Hero of the Sierra Nevada skied his way into history. 

A bronze statue of Snowshoe Thompson on skis, with a modeling of a mountain and trees behind him. Background is blue skies with puffy white clouds.

Historic black and white photo of Snowshoe Thompson, in a suit, bowtie, and with a beard.
Snowshoe Thompson

From adventurers and gunslingers to writers and thinkers, Nevada’s history was shaped by individuals with grit and drive. Each issue, we look at one of these notable heroes from the past. Whether born or raised, these aren’t just Nevadans: they’re Legendary Nevadans.  

Imagine climbing countless flights of stairs for three consecutive days with little rest and a 90-pound pack on your back. That was essentially the level of rigor Carson Valley legend John A. Thompson—better known to history as “Snowshoe” Thompson—endured on each of his 90-mile expeditions over the Sierra Nevada Mountains for nearly 20 years.  

Recreation shows a fireplace with a pot inside suspended over burning logs. Wooden skis lean against the stone hearth. Photos and cooing utensils hang on the wood wall, and there is a chair, loom, small table with a pot, and larger table with a basin and red and white checkered tablecloth. The scene outside the window shows snowy winter mountains.
See a recreation of the inside of Snowshoe Thompson’s house at the Carson Valley Museum & Cultural Center.

Born in Norway in 1827, Thompson emigrated to the U.S. with his family in 1837. They lived in Illinois, Wisconsin, Iowa, and Missouri before Thompson and his half-brother headed West after hearing about the Gold Rush. While he did not find his fortune, he fell in love with the Sierra Nevada, which reminded him of his homeland. He found his escape back to the mountains in the fall of 1855.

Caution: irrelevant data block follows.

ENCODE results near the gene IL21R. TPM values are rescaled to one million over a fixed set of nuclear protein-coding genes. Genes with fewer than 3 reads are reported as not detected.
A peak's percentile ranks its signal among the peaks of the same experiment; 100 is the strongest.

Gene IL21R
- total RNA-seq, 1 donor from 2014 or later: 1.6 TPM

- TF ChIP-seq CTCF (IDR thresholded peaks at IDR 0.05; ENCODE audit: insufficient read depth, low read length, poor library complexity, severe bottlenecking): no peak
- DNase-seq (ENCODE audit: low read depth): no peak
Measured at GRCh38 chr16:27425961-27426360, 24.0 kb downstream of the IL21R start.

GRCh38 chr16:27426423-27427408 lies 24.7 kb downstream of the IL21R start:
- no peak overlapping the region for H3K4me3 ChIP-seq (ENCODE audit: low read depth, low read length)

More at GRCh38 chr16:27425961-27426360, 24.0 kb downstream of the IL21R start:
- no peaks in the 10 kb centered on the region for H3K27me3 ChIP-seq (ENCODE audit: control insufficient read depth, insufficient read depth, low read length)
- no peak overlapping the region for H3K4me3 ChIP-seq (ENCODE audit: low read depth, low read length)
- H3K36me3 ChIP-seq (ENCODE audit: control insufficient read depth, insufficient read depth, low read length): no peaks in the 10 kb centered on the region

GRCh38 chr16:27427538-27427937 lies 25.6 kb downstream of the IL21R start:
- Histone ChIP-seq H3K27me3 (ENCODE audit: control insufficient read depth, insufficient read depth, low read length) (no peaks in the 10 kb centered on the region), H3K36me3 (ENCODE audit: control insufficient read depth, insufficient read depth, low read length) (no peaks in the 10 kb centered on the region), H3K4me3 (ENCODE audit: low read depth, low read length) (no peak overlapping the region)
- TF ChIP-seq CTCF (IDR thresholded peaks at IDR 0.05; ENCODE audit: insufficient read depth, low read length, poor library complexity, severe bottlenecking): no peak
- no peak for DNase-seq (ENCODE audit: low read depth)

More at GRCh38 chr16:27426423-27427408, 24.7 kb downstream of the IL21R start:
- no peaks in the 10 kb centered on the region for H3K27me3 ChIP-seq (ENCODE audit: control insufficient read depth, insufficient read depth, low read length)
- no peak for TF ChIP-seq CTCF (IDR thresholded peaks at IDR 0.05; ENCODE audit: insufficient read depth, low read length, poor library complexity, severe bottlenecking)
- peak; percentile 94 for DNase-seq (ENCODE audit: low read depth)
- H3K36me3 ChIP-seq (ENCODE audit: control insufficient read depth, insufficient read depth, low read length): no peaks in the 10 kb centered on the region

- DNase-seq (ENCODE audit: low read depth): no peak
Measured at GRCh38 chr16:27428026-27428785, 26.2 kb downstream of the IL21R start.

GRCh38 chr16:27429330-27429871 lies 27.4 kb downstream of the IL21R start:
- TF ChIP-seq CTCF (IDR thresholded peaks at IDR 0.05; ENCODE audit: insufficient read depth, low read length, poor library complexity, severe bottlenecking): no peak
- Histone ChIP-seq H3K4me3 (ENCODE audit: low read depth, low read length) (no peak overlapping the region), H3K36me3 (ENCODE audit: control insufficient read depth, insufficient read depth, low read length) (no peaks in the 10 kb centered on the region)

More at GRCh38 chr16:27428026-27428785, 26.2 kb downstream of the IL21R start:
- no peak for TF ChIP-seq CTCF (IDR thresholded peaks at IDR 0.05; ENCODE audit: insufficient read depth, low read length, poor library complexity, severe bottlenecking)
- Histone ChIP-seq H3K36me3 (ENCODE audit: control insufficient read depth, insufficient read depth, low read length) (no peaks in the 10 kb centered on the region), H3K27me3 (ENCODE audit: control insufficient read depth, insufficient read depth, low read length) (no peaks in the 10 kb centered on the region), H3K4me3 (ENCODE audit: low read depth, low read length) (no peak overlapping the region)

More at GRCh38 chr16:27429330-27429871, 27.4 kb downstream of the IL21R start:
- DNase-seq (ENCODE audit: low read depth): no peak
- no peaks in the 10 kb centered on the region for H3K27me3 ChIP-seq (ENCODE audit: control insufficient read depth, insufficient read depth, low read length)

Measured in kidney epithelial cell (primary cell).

An article in the “Sacramento Union” requested an able-bodied individual who could carry the mail between Placerville, California, and Genoa during the harsh winter months. Stating “People Lost to the World; Uncle Sam Needs a Mail Carrier,” the article explained how the cold and heavy snow cut off communication for people across the West from the rest of the world. A few brave men previously tried to do the job, but frozen limbs and death hindered success.

A relief map of the northern Nevada and California area surround Lake Tahoe shows some of Snowshoe Thompson's routes with different colored string. Some routes take you through Virginia City, Carson City, Diamond Valley, Horse Thief Canyon, Blue Lakes, Silver Mountain, Ebbetts Pass, Hemet Valley and out to Woodfords.
Some of Snowshoe Thompson’s routes

400 Miles in 10 Days: On one of his trips over the mountain, Thompson came across a trapper with frozen feet holed up in an abandoned cabin. The man had not eaten in 12 days. Thompson skied back to Genoa, gathered rescuers, carved skis for them, and guided them back to the trapper. After he was taken back to Genoa, it was determined the man’s feet needed to be amputated, but there was no chloroform in town, so Thompson traveled 90 miles back to Placerville. There was none there either, so he headed to Sacramento to secure the medicine before skiing back to Genoa. Thompson’s 400-mile journey took 10 days and saved the man’s life. Thompson accepted the job; he did not fear the cold or terrain. He decided to use a Norwegian form of transportation as a means of travel over the mountains and began crafting a pair of snow skates. After cutting an oak tree into 4-inch-wide, 10-foot-long planks, he soaked the ends, steamed them, and then bent and carved them into 25-pound crude skis. 

In January 1856, Thompson began his first trip over the mountains to Genoa. As he was leaving town, it is rumored that someone yelled out, “Good luck, ‘Snowshoe’ Thompson!” A new name and a legend were born. On a trip that took other men weeks, if they made it at all, Snowshoe made it from Placerville to Genoa in three days and returned in two. The trek was often covered with 30 to 50 feet of snow.

For the next 20 years, Snowshoe Thompson would carry the mail to the people of Genoa, but he was so much more than a mailman. He often purchased things for people, adding items they needed to his already weighty pack. If they could not pay him, it was no matter: he loved his community and the country that had become his home.

  • Previous Article
  • Next Article